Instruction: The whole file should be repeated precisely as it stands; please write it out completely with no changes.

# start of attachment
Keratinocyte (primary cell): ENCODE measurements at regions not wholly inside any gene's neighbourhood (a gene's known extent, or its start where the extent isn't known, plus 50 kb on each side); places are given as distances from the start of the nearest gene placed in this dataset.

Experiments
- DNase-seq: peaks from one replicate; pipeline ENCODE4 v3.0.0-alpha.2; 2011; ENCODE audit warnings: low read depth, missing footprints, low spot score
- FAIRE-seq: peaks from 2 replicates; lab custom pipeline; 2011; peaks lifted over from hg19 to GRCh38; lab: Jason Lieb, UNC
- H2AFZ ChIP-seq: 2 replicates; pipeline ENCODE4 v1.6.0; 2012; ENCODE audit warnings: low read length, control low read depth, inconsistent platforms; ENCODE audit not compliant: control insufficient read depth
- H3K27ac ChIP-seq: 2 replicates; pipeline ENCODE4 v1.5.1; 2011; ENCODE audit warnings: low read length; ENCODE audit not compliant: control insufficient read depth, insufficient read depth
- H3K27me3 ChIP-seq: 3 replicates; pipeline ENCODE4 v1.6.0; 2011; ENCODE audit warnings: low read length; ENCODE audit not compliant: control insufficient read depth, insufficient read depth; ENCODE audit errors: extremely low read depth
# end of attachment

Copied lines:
Keratinocyte (primary cell): ENCODE measurements at regions not wholly inside any gene's neighbourhood (a gene's known extent, or its start where the extent isn't known, plus 50 kb on each side); places are given as distances from the start of the nearest gene placed in this dataset.

Experiments
- DNase-seq: peaks from one replicate; pipeline ENCODE4 v3.0.0-alpha.2; 2011; ENCODE audit warnings: low read depth, missing footprints, low spot score
- FAIRE-seq: peaks from 2 replicates; lab custom pipeline; 2011; peaks lifted over from hg19 to GRCh38; lab: Jason Lieb, UNC
- H2AFZ ChIP-seq: 2 replicates; pipeline ENCODE4 v1.6.0; 2012; ENCODE audit warnings: low read length, control low read depth, inconsistent platforms; ENCODE audit not compliant: control insufficient read depth
- H3K27ac ChIP-seq: 2 replicates; pipeline ENCODE4 v1.5.1; 2011; ENCODE audit warnings: low read length; ENCODE audit not compliant: control insufficient read depth, insufficient read depth
- H3K27me3 ChIP-seq: 3 replicates; pipeline ENCODE4 v1.6.0; 2011; ENCODE audit warnings: low read length; ENCODE audit not compliant: control insufficient read depth, insufficient read depth; ENCODE audit errors: extremely low read depth